For starters, it notes the U.S. IPO market hit the lowest levels in the first quarter since the financial crisis of late 2008. It notes that not a single deal priced outside of the health care sector (which we’d flagged for you in this recent story). It also notes that of the eight deals that managed to price and collectively raise $700,000 million, the companies’ performance was largely propped up by their venture backers, who bought shares during and after the IPO.
There is, however, a silver lining. Echoing a conversation we’d had last week with another IPO expert — IPOScoop founder John Fitzgibbon — Renaissance Capital Principal Kathleen Smith told us today that a handful of pre-IPO companies could soon inject new life into the torpid IPO market. Our chat has been edited for length.
TC: Renaissance’s new report notes that healthcare IPOs have averaged a return of 20 percent so far in 2016, but it adds that that’s thanks to “substantial buying by their existing shareholders.” Is that a bad thing?
KS: It doesn’t mean they aren’t doing well, but it means there’s concern about their liquidity. Their tradable float is small — even smaller than their deal size would suggest.
TC: That’s not a brand new trend, though, is it? Haven’t health care investors long bought up shares to keep the price of their portfolio companies from dropping until the stock becomes more liquid?
KS: It has long helped to get the deals done. But we’ve seen the percentages increase quite a bit. It used to be that [VCs] would [buy up] 15 percent of the [IPO and post-IPO] shares; now it’s more like 40 percent, and I’d say it began ticking up over the last 24 months. In one recent deal, [for the gene editing company] Editas, insiders bought 67 percent of the float.
The goal in going public is to establish a valuation publicly that either helps other companies to understand them and perhaps buy them at that accepted valuation, or to raise more money down the road, which most [biotech companies] need to do, even though most [generate] capital from the IPO.
TC: In the meantime, there were no tech IPOs in the first quarter. How worried should private tech investors be?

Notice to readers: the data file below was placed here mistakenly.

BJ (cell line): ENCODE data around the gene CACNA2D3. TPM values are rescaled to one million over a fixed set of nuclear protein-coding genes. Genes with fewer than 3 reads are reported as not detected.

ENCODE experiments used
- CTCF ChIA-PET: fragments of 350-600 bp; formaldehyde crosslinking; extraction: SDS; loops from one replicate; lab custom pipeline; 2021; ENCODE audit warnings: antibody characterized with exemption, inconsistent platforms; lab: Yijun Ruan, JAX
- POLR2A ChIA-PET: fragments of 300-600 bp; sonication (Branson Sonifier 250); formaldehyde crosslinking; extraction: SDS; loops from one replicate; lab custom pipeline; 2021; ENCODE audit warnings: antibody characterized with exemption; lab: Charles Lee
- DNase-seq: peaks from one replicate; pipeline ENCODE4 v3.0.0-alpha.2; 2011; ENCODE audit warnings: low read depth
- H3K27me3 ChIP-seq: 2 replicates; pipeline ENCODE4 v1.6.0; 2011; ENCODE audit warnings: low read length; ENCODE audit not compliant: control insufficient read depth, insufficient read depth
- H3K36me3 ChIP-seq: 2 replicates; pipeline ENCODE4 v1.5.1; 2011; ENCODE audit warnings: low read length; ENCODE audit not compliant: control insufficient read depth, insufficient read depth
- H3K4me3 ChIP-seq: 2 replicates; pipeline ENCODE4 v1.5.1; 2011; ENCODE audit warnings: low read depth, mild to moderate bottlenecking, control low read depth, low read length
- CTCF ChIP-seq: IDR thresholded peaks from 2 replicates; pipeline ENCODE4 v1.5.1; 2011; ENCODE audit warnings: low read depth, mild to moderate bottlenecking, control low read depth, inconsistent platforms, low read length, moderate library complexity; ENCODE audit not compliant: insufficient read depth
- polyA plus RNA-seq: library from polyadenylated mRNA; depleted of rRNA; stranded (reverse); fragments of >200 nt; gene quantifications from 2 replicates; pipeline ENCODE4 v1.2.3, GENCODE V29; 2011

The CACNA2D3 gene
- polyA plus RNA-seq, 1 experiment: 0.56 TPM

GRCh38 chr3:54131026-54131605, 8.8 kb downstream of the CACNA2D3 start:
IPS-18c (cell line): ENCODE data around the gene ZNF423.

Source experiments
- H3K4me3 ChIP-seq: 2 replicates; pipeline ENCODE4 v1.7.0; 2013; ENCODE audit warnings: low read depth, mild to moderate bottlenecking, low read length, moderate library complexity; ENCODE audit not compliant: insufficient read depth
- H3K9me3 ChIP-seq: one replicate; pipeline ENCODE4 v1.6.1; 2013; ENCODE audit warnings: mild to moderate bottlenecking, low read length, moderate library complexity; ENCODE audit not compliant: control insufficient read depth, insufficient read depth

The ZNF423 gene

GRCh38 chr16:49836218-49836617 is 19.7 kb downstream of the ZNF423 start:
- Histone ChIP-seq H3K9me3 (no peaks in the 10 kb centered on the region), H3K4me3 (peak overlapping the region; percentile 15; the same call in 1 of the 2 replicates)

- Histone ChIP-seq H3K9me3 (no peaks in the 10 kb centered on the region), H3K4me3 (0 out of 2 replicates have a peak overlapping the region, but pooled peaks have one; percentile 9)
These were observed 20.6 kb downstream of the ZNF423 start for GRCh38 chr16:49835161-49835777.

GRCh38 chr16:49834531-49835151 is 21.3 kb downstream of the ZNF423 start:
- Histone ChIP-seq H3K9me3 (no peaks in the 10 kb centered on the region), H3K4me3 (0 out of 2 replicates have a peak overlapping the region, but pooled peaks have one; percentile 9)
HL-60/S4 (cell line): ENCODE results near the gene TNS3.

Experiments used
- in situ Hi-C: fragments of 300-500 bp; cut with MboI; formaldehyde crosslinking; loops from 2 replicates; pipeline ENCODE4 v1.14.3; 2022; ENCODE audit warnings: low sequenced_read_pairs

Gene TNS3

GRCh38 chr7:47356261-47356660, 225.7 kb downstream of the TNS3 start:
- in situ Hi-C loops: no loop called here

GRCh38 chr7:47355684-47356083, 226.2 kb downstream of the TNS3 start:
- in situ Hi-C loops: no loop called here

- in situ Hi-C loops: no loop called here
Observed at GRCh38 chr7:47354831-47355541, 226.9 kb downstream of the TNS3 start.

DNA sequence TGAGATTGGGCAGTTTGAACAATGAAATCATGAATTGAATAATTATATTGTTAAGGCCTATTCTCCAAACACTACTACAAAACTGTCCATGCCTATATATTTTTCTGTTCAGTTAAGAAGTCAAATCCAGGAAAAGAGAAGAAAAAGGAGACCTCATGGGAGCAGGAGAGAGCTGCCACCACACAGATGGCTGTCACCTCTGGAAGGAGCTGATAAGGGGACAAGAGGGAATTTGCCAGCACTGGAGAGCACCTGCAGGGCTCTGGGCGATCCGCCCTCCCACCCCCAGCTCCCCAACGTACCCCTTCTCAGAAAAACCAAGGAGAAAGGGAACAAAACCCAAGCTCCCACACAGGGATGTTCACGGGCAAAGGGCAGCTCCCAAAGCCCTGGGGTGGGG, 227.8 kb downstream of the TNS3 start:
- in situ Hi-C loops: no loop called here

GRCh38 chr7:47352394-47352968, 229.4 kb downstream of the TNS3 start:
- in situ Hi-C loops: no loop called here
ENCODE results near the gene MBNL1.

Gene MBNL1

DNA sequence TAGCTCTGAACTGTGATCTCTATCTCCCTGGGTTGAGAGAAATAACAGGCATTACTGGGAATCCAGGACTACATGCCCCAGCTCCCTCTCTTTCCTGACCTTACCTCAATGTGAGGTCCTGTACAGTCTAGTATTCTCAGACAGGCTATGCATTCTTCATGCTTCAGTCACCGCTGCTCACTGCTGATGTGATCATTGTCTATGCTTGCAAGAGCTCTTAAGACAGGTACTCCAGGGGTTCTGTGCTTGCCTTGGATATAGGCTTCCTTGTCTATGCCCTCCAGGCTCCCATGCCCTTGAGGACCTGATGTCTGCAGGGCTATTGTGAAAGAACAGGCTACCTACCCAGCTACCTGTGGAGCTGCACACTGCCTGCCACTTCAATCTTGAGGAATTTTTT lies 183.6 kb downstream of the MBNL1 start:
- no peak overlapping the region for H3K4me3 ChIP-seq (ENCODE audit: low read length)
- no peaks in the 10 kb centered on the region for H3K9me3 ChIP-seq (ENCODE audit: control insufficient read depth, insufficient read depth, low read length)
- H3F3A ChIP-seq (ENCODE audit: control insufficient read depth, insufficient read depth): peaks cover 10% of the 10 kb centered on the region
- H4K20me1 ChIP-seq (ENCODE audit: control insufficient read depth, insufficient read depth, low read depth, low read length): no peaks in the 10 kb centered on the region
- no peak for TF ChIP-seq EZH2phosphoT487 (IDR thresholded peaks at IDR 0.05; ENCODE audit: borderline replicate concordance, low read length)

KS: We’re expecting some IPO icebreakers. The overall stock market has been getter more stability. Following some big rollercoaster rides last August and in January, it’s less volatile. An index of ours that tracks [companies that have gone public] in the last two years is still down for the year but it’s had strong outperformance since February; it’s run up almost twice the S&P 500. It tells you about investor comfort and suggests [new issuers could have a more favorable reception].
TC: Are there any exciting IPO roadshows getting under way?
KS: Nobody is marketing right now. And we don’t know until the minute a company files a prospectus with terms that they’re going to move forward.
But we think we should be seeing companies start to move forward in the next couple of weeks. Everyone is watching BATS Global Markets [which is the second-largest stock-exchange operator by market volume, and planning a second attempt at an IPO this quarter]. Others that everyone is watching includes [the cycling chain] SoulCycle, which is profitable [and filed to go public last July]; MJM Growth Properties [a real estate investment trust that filed to go public last week]; and US Foods, a big food distributor [that filed to go public in February].
TC: No tech names?
KS: There’s more of a slowdown there. Companies have been able to stay private and many are still losing money; their business models aren’t completely formed. I do think investors will be more interested in tech IPOs, but companies will have to show that they’re profitable or close to profitability.
TC: If these other companies have successful IPOs, will that have any kind of ripple effect that benefits tech companies?
KS: For sure, absolutely. That will make investors feel more confident.
Some companies won’t get the valuations they wanted. But being a public company is very valuable when capital is drying up. For one thing, enterprise [customers] don’t worry as much whether a company is going to be around.
Take [the storage company] Box. Even though it may have had a painful IPO, it has more financial strength now than maybe Dropbox, which has been the bigger private company and maybe should have been out there already, too.
Photo: Box CEO Aaron Levie, just right of center, on the day of his company’s January 2015 IPO.
Featured Image: Richard Drew/AP